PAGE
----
Troy Polamalu is known for being an outstanding safety for the Pittsburgh Steelers. However, what he is most famous for is his long curly hair that he has not cut since 2000.
As part of a Veteran's Day event for the Veterans of Foreign Wars Foundation, Polamalu agreed to cut off four locks of his hair to be auctioned off to raise money for the veterans. While this may not seem like a big deal to most, it is for Polamalu and his sponsor, Head and Shoulders Men. What you may not know is, they have his hair insured for $1 million dollars. When asked by a reporter for GQ if this cut would affect the insurance policy, Polamalu responded while laughing saying, "What they're cutting is probably about $100,000 worth of hair. No, no it's fortunately not."
The Veterans of Foreign Wars Foundation's official website describes the history of the foundation and why it was created. "The Veterans of Foreign Wars of the U.S. is a nonprofit veterans’ service organization comprised of combat veterans and eligible military service members from the active, Guard and Reserve forces. Founded in 1899 and chartered by Congress in 1936, the VFW is the nation's largest organization of war veterans and its oldest major veterans’ organization."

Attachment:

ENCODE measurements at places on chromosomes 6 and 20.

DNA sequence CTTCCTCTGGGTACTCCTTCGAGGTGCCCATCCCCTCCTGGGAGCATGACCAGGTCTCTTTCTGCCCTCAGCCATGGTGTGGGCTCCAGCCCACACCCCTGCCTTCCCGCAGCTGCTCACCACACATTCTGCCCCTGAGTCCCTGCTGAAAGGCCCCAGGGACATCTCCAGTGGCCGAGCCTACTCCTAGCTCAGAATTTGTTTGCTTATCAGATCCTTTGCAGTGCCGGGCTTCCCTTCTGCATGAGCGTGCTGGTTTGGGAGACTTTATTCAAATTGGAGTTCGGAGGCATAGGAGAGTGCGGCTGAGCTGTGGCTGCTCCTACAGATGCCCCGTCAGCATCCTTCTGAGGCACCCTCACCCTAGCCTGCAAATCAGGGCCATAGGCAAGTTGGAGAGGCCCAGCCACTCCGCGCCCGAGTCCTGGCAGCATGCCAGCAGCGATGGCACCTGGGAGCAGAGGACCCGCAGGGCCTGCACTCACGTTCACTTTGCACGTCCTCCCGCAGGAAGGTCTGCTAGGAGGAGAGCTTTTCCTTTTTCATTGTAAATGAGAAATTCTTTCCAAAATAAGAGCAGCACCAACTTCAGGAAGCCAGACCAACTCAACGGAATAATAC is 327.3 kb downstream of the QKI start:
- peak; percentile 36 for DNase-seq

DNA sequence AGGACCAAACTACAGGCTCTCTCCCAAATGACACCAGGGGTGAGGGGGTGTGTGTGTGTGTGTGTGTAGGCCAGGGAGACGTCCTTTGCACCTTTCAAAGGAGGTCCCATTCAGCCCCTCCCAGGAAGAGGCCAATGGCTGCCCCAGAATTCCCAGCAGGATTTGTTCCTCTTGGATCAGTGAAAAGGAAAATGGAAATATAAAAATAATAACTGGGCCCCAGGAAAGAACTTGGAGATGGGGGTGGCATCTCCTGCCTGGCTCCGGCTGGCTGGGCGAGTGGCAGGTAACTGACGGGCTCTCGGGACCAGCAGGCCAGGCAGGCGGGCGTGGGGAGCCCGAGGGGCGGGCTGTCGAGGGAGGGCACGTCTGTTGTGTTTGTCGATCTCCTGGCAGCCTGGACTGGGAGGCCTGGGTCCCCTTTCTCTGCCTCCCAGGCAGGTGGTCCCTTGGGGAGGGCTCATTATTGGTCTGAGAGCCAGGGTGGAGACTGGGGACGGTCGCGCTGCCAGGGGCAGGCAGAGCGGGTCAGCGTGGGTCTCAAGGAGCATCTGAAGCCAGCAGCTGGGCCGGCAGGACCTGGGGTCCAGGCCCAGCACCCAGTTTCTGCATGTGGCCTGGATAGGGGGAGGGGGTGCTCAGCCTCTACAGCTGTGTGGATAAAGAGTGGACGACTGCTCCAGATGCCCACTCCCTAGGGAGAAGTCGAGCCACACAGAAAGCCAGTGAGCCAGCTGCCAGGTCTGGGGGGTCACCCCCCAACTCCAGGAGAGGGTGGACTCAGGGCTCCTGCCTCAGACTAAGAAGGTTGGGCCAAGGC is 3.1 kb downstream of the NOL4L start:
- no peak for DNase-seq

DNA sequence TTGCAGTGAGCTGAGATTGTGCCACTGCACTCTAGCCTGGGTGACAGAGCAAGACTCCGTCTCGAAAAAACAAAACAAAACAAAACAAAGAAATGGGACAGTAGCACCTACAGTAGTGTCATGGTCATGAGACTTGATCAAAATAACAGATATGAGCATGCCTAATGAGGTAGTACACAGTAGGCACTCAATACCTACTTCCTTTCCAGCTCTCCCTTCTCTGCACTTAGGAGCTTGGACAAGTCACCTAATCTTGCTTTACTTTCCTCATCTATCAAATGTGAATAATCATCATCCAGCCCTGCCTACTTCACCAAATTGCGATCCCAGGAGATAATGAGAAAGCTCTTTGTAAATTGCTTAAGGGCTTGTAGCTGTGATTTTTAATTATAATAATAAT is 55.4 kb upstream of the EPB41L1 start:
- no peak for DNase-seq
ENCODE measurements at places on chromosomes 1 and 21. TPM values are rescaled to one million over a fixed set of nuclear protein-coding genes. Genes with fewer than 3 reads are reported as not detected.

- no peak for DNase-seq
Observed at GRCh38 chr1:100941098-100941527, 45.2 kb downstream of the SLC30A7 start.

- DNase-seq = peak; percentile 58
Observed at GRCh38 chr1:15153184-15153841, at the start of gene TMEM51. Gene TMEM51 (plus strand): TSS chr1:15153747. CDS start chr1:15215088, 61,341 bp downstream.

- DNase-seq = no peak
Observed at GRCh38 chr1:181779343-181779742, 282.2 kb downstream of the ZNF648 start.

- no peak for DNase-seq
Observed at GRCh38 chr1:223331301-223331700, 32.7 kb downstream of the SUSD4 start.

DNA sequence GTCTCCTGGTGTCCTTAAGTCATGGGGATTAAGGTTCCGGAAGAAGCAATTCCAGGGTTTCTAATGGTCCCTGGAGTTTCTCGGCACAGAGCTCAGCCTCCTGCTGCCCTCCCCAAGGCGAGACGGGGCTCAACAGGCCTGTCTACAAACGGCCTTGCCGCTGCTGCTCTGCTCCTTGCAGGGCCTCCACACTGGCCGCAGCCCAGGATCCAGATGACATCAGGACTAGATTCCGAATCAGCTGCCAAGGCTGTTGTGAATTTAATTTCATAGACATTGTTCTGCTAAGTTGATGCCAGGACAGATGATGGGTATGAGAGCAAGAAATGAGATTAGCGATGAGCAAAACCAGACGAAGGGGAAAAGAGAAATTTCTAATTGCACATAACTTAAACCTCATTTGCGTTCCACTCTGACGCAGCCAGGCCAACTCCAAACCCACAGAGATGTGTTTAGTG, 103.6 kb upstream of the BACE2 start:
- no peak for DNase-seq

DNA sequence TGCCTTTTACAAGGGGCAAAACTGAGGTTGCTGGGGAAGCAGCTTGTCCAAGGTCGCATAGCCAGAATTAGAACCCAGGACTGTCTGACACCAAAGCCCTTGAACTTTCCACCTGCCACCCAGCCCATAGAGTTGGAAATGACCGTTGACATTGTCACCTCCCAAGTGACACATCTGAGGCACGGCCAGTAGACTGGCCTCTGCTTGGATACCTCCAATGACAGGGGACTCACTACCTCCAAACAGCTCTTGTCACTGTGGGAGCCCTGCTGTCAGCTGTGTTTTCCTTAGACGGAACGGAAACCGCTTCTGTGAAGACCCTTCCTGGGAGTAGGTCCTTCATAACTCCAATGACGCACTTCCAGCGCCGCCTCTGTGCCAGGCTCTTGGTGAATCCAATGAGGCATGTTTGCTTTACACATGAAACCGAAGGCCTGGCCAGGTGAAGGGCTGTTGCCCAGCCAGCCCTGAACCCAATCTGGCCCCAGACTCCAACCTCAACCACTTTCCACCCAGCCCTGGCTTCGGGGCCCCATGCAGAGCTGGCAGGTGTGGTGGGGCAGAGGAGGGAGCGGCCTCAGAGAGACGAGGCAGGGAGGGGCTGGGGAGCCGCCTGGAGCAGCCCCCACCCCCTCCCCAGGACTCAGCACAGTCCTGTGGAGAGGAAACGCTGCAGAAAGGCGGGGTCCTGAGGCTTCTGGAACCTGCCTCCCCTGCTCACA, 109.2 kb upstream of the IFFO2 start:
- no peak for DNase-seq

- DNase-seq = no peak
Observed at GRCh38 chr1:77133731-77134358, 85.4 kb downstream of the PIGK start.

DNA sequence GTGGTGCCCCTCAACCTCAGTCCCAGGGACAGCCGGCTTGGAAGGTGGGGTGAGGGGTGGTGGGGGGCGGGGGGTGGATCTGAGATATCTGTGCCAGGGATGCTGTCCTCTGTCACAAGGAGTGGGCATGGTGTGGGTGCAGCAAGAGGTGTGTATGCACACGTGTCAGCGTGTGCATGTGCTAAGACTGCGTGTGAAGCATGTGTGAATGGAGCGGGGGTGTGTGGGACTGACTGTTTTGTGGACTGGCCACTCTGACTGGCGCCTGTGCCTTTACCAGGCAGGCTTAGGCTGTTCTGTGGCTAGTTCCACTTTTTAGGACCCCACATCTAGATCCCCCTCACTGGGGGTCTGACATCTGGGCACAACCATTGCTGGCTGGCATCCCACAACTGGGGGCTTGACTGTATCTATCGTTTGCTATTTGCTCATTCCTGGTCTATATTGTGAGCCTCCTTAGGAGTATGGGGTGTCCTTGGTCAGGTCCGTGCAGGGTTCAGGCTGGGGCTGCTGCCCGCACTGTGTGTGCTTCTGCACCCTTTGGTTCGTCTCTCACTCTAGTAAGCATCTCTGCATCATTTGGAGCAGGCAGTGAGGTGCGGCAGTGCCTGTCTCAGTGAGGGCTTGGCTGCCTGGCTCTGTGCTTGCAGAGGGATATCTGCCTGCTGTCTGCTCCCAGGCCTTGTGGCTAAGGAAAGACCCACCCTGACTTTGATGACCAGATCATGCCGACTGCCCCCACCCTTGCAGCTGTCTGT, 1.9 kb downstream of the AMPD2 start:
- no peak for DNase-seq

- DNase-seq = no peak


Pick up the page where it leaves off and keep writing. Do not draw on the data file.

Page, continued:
— Head & Shoulders Men (@HSforMen) November 12, 2013
Polamalu is a major supporter of our veterans and says he would not be doing this if it wasn't for a good cause. Polamalu and his wife, Theodora, developed the Harry Panos Fund in remembrance of Theodora's grandfather, who served in World War II.
"I understand the issues that veterans and their families face while serving our country, and I am honored to join the Veterans of Foreign Wars Mane Event, encouraging the nation to unite for veterans for a second year,” Polamalu said. “By getting my hair cut on Veterans Day, I am showing my commitment to the men and women who served our country, the real heroes." He continued, "My hair is more like an appendage that's been growing and I don't want to lose it. I definitely wouldn't be cutting my hair if it weren't to help raise awareness and support the cause."
— Troy Polamalu (@tpolamalu) November 11, 2013
The "Mane Event" raised $208,327, according to the Veterans of Foreign Wards Foundation's website.
Image via Twitter